On some level, Clark concludes, the problem with the origins of WWI is not the lack of information available to the historian. It’s the abundance. Making sense of all the different streams of data, ranging from newspaper reports to diary entries to the official records of the nations involved is a sisyphean task. The author does his best though to draw a nuanced, yet clear picture of the events that lead up to the declaration of war of July 28, 1914, and how each country participating in the ensuing struggle came—almost rightfully—to view itself as being involuntarily dragged into it.
However, the author does not exculpate any of the individuals in question. Quite to the contrary, he shows how time and time again, ambassadors, ministers, and even monarchs would have had the possibility to avert the looming crisis with the stroke of a pen, but then chose no to do so for various reasons.
In this regard, Clark’s book is enlightening above and beyond mere historic interest. It shows how complex political and economic systems can interact in ways that end up being detrimental to all parties involved. In the final chapter, Clark himself draws up a comparison between the events of 1914 and those at the brink of the European financial crisis almost a century later. More recent examples, such as the Coronavirus pandemic or the Russian war against Ukraine, will undoubtedly come to the readers’ minds as well. Interpreting these episodes as the results of complex, interconnected systems interacting with each other, rather than through a lense of simplistic black-and-white thinking, is surely a helpful exercise for which Clark and his analysis of the events that led Europe to war in 1914, provides an excellent blueprint.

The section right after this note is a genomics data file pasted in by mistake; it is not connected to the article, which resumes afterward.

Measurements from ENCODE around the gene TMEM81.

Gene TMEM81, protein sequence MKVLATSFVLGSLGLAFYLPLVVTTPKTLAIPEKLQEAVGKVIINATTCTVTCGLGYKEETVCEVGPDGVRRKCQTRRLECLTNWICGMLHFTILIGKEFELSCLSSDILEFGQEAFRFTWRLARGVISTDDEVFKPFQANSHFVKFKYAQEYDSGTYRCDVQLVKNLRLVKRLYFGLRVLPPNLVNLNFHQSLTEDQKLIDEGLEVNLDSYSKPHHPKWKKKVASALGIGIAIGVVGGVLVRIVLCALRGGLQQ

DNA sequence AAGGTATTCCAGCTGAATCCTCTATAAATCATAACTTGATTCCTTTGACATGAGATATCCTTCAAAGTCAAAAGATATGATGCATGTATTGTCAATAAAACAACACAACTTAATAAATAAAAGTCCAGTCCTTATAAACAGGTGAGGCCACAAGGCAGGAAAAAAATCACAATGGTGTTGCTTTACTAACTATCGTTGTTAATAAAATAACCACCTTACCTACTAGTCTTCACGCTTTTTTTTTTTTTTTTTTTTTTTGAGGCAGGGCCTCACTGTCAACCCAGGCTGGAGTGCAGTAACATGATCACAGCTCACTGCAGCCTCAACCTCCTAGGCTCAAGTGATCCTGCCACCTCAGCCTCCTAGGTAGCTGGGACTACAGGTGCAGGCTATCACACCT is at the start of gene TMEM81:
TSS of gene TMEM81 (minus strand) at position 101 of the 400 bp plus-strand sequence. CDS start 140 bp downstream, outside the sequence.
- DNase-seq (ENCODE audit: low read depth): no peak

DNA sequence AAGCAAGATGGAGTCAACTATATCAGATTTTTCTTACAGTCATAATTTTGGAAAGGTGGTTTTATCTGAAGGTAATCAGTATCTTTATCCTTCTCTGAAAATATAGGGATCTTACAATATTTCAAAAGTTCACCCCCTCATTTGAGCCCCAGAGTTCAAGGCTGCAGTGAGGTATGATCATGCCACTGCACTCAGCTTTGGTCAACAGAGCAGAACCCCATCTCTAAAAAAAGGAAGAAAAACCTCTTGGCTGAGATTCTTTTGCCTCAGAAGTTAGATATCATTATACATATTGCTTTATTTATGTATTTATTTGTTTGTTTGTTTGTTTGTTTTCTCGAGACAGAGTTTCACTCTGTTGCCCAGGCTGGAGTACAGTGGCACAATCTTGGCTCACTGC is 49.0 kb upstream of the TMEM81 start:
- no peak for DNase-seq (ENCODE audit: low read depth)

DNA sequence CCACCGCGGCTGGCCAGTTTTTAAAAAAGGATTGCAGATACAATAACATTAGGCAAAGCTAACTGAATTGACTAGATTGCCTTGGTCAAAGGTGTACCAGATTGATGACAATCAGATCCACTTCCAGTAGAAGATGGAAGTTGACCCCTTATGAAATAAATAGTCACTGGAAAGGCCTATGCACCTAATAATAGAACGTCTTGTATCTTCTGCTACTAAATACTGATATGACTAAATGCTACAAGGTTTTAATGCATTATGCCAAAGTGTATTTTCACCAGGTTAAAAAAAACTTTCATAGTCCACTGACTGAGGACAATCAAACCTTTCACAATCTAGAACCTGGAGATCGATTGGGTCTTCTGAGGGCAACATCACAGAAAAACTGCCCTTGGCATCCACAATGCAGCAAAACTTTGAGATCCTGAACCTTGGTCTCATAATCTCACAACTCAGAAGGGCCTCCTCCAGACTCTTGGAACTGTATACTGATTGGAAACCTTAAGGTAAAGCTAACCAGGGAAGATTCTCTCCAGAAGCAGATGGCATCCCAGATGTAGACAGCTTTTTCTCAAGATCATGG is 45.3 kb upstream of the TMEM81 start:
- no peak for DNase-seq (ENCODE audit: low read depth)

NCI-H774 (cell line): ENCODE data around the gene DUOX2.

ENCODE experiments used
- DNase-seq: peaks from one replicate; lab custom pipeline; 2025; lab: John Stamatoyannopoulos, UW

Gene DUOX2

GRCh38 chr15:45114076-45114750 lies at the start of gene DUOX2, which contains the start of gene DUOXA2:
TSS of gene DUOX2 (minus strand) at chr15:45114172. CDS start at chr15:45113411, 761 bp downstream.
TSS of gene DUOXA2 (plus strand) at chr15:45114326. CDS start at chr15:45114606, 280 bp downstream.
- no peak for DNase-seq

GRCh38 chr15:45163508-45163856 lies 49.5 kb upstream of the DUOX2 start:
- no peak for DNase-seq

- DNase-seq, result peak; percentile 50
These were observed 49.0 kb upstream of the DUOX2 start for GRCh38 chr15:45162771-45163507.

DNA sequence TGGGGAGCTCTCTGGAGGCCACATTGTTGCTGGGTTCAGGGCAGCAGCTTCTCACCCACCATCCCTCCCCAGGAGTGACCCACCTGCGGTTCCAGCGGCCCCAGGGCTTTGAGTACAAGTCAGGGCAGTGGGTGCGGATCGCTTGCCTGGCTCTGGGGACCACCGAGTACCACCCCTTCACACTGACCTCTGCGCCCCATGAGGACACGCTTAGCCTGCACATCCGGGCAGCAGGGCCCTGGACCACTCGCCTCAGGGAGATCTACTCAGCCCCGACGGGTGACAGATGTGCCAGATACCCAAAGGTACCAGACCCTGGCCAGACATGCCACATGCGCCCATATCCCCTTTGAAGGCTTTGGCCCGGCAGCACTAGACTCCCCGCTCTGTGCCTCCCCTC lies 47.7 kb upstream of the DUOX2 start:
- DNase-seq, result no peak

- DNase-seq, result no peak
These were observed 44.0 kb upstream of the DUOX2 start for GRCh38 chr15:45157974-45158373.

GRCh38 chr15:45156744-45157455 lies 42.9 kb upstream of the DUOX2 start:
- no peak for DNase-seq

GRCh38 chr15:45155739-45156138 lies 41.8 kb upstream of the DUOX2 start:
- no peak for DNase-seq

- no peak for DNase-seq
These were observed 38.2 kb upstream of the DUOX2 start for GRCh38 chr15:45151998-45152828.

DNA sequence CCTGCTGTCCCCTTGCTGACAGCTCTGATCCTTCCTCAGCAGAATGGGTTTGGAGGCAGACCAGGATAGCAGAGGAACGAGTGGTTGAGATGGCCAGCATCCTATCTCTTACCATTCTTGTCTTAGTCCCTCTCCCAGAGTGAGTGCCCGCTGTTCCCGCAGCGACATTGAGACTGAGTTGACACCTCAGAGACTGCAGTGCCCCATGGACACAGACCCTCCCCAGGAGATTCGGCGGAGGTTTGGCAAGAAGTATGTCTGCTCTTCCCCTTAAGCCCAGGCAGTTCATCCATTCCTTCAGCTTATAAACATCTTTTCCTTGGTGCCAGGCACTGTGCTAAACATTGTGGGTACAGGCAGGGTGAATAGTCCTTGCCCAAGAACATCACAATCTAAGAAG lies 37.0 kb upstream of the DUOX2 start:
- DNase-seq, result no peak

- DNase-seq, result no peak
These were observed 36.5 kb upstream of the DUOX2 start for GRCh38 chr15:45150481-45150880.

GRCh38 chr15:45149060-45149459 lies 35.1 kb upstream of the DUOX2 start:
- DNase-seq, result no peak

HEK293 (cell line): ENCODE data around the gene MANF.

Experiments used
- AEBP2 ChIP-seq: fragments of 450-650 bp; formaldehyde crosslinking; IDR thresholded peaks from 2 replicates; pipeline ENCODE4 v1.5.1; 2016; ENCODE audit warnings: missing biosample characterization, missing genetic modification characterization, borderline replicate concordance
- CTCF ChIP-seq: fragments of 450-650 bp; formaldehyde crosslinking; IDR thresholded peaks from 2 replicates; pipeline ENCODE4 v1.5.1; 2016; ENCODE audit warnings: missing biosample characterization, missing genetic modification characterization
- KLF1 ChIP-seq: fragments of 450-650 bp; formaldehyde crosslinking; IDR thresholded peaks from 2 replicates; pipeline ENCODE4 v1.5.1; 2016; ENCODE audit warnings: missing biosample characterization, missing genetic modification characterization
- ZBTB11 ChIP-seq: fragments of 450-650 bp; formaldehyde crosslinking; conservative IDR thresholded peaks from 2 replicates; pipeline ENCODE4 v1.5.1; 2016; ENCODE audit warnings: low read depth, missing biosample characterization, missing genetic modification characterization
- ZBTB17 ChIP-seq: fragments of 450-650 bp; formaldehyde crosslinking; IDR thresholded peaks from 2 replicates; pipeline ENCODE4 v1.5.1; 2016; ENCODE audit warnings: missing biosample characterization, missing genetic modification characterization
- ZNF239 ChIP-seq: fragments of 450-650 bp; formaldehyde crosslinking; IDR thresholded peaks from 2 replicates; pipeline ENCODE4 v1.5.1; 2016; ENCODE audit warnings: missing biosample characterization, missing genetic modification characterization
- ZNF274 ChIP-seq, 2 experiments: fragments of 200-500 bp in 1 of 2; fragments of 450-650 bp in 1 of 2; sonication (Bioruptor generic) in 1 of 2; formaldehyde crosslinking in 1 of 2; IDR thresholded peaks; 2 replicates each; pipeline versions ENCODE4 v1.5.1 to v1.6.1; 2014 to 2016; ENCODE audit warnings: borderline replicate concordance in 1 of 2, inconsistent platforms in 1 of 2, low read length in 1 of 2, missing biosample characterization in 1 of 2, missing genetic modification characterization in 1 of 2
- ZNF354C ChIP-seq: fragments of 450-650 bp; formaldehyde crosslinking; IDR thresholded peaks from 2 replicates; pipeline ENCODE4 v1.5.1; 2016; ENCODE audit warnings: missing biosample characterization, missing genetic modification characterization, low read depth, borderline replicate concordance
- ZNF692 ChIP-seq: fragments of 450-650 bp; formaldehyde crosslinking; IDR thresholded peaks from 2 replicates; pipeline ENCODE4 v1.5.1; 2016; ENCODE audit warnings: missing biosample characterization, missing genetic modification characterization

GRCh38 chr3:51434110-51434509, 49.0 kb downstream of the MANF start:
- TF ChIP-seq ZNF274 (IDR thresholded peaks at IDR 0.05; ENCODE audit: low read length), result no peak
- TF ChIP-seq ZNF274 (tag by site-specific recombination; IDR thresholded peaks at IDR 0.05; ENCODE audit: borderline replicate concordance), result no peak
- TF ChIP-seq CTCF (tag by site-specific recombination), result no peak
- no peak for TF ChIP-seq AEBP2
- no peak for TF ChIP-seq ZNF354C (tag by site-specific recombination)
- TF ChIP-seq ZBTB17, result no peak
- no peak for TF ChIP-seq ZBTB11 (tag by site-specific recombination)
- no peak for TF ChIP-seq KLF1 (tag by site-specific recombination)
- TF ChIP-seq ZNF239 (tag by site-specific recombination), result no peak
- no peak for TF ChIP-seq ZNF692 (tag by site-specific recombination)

In August 1980, Reinhold Messner achieved a feat as outstanding as controversial: As the first human ever, he climbed the worlds tallest mountain in solitude, not even connected with the rest of humanity through a radio link, and neither aided by artificial oxygen. Armed only with a backpack containing the barest essentials, the final ascent to Mount Everest’s summit at 8,848 meters took him three days of superhuman struggles which he describes in painstaking detail in his 1989 book. During that time, his sole accomplice, then-girlfriend Nena Holguin, awaited his return at their makeshift basecamp about 2,000 meters below, unsure if she would ever see him again.